“Really the best medium for me to reach people is the music. I can say something to my friends and it has no hope of reaching the amount of people that the music does. With the ideas that I’m propagating on “Terrorist” or “Obama Nation”, there is simply no other medium which I could speak to four million people with, so if I really have conviction in what I’m putting out there politically, then music is the best way for me to reach people and it makes the most sense.”
We all take part in our own small scale rebellions in our day to day lives, whether its choosing not to use Mac products because of animal testing, or not giving West End clubs our custom because of their racial profiling; we head for moral high ground when we feel that an institution or corporation has done something that doesn’t align with our ethics. Although, there is very rarely any consequence for these acts of defiance. However, when the boat has been rocked to the point of capsize, some degree of retaliation is to be expected. Lowkey’s decision to oppose the system so brazenly has not been without significant personal cost to the wordsmith; and he lists this as one of the main reasons behind his lengthy hiatus:
“I was in my early twenties and things were happening fast. I was in a situation where I was coming under a lot of pressure due to the music. You can’t make this sort of music and expect there not to be situations that are difficult. I’m questioning sacred violence in our society, I’m visiblising invisible violence in our society, thats gonna have an impact on your personal life one way or another. You’re gonna have people coming for you, who don’t have an interest in presenting what you say in the most honest way.”
Luckily for fans, Lowkey has not succumbed to the pressure, instead this has only served to hardened his resolve, and after eight years retooling; Lowkey is once again ready to take up his position as a voice for the voiceless.
The timing couldn’t be more perfect, with fake news and political uncertainty becoming increasingly prevalent, this has created fertile ground for the viable alternatives to the dominant ideology that Kizzy’s music offers, this is something which Lowkey himself acknowledges:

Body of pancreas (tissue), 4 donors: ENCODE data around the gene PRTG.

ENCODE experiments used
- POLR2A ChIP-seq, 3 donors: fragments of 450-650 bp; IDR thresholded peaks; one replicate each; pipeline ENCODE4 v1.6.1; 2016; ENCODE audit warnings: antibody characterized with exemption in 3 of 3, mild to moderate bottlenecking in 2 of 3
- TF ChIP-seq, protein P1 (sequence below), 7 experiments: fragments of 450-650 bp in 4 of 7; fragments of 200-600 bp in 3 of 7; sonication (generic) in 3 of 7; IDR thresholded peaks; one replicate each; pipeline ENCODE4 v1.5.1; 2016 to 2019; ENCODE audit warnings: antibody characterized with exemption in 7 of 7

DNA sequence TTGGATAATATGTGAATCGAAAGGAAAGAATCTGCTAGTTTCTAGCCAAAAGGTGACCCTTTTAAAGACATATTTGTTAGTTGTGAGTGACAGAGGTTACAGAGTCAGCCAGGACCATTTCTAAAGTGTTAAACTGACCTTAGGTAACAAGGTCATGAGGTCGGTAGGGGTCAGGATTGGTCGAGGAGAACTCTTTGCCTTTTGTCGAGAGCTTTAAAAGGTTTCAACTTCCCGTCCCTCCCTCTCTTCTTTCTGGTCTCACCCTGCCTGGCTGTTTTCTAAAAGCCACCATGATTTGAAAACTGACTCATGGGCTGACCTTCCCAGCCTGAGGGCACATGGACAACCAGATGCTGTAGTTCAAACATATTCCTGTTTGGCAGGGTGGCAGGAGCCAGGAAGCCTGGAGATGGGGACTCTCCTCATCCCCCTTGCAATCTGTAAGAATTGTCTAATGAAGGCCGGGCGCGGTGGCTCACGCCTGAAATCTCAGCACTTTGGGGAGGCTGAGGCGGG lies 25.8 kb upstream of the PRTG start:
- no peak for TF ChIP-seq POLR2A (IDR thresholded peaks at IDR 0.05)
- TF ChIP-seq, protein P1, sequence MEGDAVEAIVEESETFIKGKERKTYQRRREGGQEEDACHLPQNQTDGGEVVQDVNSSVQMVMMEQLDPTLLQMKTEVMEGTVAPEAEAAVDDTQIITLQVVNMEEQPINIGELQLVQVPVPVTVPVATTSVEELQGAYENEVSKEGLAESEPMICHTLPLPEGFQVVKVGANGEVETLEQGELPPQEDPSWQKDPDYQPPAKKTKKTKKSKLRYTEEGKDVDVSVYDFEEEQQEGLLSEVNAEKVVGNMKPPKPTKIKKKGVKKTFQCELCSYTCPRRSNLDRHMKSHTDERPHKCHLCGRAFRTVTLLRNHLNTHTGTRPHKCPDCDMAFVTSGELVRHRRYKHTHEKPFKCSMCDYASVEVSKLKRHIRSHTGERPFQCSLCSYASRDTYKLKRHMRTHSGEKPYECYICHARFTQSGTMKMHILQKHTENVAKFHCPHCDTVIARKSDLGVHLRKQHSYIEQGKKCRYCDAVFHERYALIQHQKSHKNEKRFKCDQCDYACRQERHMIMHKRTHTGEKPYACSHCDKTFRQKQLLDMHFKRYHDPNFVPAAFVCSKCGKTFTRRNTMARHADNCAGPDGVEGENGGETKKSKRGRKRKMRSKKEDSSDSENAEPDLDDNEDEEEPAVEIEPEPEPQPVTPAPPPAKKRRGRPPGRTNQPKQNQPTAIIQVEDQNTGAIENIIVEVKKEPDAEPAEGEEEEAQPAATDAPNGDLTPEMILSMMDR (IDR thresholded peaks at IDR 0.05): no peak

“politically we’re in a lot more of a flux situation. Where people are actually coming out and saying we want alternatives, we do not want to stay with this same suicidal state that is subservient to corporate interests. We want a different way of living. Therefore it opens fertile ground for my kind of message.”
Paradigm shifts in the music industry have also strengthened Lowkey’s comeback considerably. During his first run, the musical landscape was barren in comparison to the oasis of opportunities that is now available to artists. The popularity of the music that was once on the fringes, now finds itself occupying considerable space in the mainstream. This is something that Lowkey intends on capitalising on this time around:
“when I was rapping before, the biggest rappers In the country were Dizzee and Tinie. The reach that they had was a lot less than what the biggest rappers in the country have now, so exponentially the potential for reaching people has grown.”
Consequently, with the genre’s new found popularity there has been a changing of the guard in terms of the gatekeepers. Outlets that have championed the genre during its less fruitful days are now ushering in a new era, while the old guard have faded into obscurity. With more receptive media outlets, and a much bigger share of the pie – any artist operating in this space now has a bigger chance of succeeding than ever before. As someone who has been active during both epochs, Lowkey knows the tangible differences this set of circumstances can make:
“In 2008 when I was in Mongrel – I found it unbelievable the way other white guitar bands that had say half the fanbase that I had, were able to just go to all the festivals across the country and perform to thousands of people and get paid very well. They were the mainstream because of the way that NME was, it was brandishing such power in the music industry at the time as gatekeepers. Now this has completely changed, GRM is the mainstream. “
Soundtrack to the Struggle 2 is a continuation of the war Lowkey first began waging over a decade ago, the attack on the hegemony occurs over the course of 20 tracks with Lowkey’s exposés on tracks like “McDonald Trump”, “Letter to the 1%” and “Ahmed”. Having just returned from a UK tour, which included several sold out dates, and with the album surpassing a million streams on Spotify, it’s clear his return has been a triumphant one.